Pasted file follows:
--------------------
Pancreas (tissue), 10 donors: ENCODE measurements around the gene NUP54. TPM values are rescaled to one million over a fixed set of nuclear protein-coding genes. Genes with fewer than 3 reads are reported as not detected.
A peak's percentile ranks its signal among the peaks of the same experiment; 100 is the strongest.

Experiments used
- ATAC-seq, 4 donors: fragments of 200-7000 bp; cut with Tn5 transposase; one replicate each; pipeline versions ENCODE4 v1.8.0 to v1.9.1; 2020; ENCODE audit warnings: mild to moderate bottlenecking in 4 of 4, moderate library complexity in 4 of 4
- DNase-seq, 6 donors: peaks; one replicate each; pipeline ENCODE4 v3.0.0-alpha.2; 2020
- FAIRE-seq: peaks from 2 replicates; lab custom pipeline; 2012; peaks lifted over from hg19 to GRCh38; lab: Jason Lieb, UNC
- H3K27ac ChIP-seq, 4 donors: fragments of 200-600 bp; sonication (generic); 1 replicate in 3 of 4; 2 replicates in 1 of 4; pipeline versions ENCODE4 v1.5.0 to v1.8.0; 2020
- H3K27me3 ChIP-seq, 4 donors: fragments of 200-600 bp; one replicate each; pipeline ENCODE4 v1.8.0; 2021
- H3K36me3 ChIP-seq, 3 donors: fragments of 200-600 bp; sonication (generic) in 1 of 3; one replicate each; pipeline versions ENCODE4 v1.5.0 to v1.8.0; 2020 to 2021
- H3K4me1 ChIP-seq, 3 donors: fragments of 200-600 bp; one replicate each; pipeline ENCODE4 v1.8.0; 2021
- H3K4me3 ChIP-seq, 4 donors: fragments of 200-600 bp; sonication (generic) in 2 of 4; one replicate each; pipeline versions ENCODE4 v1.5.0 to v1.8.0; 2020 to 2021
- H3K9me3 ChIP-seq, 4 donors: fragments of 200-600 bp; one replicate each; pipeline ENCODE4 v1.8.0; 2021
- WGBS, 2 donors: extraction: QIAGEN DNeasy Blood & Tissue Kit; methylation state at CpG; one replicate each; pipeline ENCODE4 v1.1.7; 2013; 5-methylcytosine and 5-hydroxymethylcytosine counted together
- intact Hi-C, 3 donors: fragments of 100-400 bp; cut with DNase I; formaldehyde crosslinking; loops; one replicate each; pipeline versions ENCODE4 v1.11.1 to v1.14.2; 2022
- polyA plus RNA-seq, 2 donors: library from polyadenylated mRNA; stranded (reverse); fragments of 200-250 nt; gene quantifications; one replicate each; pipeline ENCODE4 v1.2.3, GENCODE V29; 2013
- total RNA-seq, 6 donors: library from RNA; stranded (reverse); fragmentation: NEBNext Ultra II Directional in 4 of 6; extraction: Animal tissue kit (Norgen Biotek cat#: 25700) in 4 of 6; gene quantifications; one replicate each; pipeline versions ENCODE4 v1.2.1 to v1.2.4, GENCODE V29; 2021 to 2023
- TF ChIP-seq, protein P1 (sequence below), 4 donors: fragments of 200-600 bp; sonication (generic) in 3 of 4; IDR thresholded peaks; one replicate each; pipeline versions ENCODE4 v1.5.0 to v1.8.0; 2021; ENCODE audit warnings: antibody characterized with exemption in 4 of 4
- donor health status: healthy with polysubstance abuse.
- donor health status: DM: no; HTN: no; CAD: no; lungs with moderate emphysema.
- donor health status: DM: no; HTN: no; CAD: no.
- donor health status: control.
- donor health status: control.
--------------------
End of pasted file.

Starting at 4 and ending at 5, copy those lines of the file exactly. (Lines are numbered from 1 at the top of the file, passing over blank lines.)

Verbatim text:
- ATAC-seq, 4 donors: fragments of 200-7000 bp; cut with Tn5 transposase; one replicate each; pipeline versions ENCODE4 v1.8.0 to v1.9.1; 2020; ENCODE audit warnings: mild to moderate bottlenecking in 4 of 4, moderate library complexity in 4 of 4
- DNase-seq, 6 donors: peaks; one replicate each; pipeline ENCODE4 v3.0.0-alpha.2; 2020